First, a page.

Monday, March 7, 2016

Leo Finally got an Oscar

Elizabeth Both
Opinions Editor

The 2015 Awards Season has officially come to an end. After months of fancy dresses, interviews, and endless acceptance speeches it seems that we can finally say goodbye to 2015, and welcome film in 2016. On the last Sunday night in February, The 88th Academy Awards lasted a little more than three hours (I enjoyed every moment), even when they gave 45 seconds for each winner, it still went over schedule. Chris Rock was the perfect host with all the backlash over #OscarsSoWhite--the second consecutive year that all the nominees were caucasian.
Rock in his first line out on stage, said “I’m here at the Academy Awards, otherwise known as the White People’s Choice Awards.” He poked fun at last year’s host Neil Patrick Harris, and said something that everyone around the world has thought. “It’s the 88th Academy Awards, which means the no black nominees thing has happened at least 71 other times. O.K?”. In no way, I’m saying that this controversy has went “over the top” in Hollywood, but the fact that it's 2016 and not 1955 makes a big difference. 60 years later and we should have solved this problem--this race problem. This topic was larger than anyone in that room on Sunday, and with Rock’s highs (like that pre-recorded bit where he asked mostly blacks if they watched “Bridge of Spies), he hit some lows in the telecast.
When Rock mentioned the lynching of his grandmother, and the cops shooting unarmed blacks: the crowd grew uncomfortable and quiet. Slight murmurs and chuckles could be heard, but the camera swiped in on Matt Damon’s awkward reaction to what Rock said, and either all the stars in the room want to be careful with laughing about that type of stuff, or (I hope not this choice) that they don’t care.
Chris Rock may have done a tad overkill with the diversity jokes (or insults), but none the less it was the night that Leo finally got his gold statue! For a couple of years now, the meme of Leonardo not winning the prestigious honor has been roaming around the internet, and on Sunday night, that meme has been finally put to rest.
Besides Leo winning, a big winner was also Mad Max: Fury Road. Fury Road was gloriously insane, and it swept up in the technical categories in the night. It deserved every single one. I thought that the Academy is pretty predictable, but between Mark Rylance (Bridge of Spies) beating out an Academy favorite Sylvester Stallone, was the largest shocker of the night. This was my favorite speech of the night, but Rylance, in my opinion, was the odd man out--that even Tom Hardy had more of a chance than him. This caused uproar all over the internet, especially from Stallone's brother as well, calling out Rylance on Twitter.
Ex Machina was one of 2015’s most underrated movies (c’mon Oscar Isaac AND Domhnall Gleeson were BOTH in Force Awakens), and it stepped out into the sun by beating out Star Wars, and Fury Road for Best Visual Effects. Alicia Vikander, after a popular year, finally hit the homerun by winning Best Supporting Actress for The Danish Girl. My predictions for Supporting Actor and Supporting Actress were unclear, since Stallone was in front yet I was vying for Hardy, and I was vying for Vikander but Winslet seemed like the frontrunner. I cheered when Brie Larson won, just something about her proves that she’s loves the work she is doing, and is extremely bubbly.
Best Director went to Alejandro González Iñárritu, which was not shocking, even though George Miller was the favorite early on. Inarritu has done something that has not happened since the 1950’s by winning two consecutive years. Birdman and The Revenant are two completely different stories, and to achieve that only in a year is quite amazing, (even if I did want Miller to win for Mad Max).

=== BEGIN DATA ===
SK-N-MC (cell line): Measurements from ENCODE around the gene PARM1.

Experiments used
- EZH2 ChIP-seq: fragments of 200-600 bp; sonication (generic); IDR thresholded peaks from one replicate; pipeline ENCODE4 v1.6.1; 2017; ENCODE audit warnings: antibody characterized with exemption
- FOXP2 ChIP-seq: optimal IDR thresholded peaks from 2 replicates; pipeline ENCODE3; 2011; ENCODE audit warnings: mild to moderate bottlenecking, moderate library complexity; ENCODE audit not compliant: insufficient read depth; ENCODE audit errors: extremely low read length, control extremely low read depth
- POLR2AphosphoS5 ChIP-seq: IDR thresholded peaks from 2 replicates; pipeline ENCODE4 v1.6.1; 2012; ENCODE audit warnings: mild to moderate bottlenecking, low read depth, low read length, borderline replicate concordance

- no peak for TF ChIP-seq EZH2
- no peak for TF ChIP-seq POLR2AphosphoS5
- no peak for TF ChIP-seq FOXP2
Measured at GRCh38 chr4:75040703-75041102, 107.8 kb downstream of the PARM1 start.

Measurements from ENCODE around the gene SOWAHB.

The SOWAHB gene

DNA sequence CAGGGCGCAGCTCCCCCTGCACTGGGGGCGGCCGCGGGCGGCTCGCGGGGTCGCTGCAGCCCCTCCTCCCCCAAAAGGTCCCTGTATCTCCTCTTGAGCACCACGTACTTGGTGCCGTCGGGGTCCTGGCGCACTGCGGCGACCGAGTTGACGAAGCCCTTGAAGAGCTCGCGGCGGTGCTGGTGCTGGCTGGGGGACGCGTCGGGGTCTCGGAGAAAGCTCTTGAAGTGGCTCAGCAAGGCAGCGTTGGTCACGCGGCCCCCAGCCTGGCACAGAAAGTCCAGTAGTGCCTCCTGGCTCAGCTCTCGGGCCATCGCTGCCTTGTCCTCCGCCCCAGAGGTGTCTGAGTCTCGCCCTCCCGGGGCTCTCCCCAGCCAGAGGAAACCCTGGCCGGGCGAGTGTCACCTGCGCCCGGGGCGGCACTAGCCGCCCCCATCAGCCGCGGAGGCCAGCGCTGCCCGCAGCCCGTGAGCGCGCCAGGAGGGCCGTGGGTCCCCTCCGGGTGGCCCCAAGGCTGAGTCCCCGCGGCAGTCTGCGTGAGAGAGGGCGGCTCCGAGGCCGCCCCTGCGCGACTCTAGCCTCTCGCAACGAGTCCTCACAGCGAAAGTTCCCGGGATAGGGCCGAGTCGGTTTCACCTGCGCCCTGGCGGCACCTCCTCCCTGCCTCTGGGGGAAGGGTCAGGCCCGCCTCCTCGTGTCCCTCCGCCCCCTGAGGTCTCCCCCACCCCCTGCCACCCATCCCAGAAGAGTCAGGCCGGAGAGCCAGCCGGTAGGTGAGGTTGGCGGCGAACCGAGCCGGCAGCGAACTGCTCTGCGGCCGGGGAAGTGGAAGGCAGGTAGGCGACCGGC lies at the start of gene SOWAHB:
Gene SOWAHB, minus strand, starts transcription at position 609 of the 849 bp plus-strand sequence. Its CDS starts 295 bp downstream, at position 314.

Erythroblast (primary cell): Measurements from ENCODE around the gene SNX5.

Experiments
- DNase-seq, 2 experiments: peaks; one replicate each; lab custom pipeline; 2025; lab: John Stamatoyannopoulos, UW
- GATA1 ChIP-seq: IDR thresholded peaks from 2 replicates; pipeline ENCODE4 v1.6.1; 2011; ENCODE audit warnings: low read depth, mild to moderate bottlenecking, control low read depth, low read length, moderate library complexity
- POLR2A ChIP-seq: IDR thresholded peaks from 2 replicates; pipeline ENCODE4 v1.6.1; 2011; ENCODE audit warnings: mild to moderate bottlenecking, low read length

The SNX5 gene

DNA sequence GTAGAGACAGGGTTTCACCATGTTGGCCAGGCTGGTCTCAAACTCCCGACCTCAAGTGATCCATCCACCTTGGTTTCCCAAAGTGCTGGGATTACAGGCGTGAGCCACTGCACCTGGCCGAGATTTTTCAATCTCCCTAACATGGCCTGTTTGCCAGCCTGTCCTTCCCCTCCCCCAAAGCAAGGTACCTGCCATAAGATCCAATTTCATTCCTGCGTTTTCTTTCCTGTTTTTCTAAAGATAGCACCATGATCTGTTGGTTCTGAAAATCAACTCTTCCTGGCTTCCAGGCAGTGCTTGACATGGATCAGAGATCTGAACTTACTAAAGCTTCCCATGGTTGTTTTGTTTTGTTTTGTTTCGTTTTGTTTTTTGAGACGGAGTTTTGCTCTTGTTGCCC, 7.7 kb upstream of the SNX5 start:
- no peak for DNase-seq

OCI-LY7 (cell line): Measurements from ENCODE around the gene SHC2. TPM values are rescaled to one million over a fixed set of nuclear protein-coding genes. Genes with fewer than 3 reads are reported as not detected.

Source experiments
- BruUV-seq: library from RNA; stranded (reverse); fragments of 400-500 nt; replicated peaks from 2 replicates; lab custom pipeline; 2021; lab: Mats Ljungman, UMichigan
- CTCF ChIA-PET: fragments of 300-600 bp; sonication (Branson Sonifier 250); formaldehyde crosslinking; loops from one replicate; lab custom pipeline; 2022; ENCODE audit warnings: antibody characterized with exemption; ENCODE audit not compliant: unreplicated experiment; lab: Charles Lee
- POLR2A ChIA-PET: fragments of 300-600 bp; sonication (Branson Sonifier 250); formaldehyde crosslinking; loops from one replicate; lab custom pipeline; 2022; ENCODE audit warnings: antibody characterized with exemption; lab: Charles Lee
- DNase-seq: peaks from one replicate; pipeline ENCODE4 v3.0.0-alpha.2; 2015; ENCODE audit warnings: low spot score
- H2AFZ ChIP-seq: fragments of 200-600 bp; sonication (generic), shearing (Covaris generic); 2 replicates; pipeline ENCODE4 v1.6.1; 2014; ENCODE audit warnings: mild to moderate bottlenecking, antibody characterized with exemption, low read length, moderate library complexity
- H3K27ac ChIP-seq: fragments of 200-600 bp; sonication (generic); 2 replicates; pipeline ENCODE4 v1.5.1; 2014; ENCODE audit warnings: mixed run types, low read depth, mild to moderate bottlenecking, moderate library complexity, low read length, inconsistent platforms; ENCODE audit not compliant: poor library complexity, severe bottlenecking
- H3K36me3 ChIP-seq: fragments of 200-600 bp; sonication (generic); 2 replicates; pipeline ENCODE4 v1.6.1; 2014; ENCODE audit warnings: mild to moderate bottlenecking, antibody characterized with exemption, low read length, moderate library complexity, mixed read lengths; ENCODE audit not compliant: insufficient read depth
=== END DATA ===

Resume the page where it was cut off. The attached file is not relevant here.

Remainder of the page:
Best Picture was so up in the air since the beginning of awards season. The frontrunner went from The Revenant, Mad Max, Spotlight to The Big Short and then back to Spotlight. Spotlight won at the SAG Awards back in late January and that is the indication of what’s to come on Oscar night. Spotlight was filled with stars, (two best picture’s with Michael Keaton..coincidence? I think not!), and had one message that would resonate with voters: save the children. The Revenant and Mad Max almost cancelled each other out, since they were both set in dangerous weather conditions filled with a type of insanity. The Big Short won big at the Producer’s Guild Awards, which popped it up into first place, but failed to take flight. Spotlight was the only one to stick to a steady, constant pattern.
I recall sitting outside on a warm November day this fall, asking family members to see Spotlight in theaters since--and I quote--” going to win Best Picture.” Am I a psychic? No, but I know a good movie (even if it IS a lot of talking) when I see one (is Journalism in film making a comeback???!!).
I enjoyed this year’s ceremony a lot more than last year’s. It could’ve been Chris Rock’s point of view on Hollywood racism, Lady Gaga’s performance, all the movie shorts that I need to see ASAP, or probably just the fact that last year I pointed out that Leo needs to win an Oscar already. The meme is dead, but a new Academy has risen. A strong criticism though is that the music they play to cut off the winner’s speeches seemed to be even more rude this year than others. Even though that Larson came prepared, others were shocked and thankful towards the Academy and they wanted to convey it--but it's hard to do in 45 seconds.
If we learned anything from the past two years in film, and two consecutive years of white nominees, is that next year’s Oscars will be a much different ceremony. 2016 can go down in the books that Leonardo finally won his Oscar, and that this year in film is setting it stakes high to break that diversity barrier.

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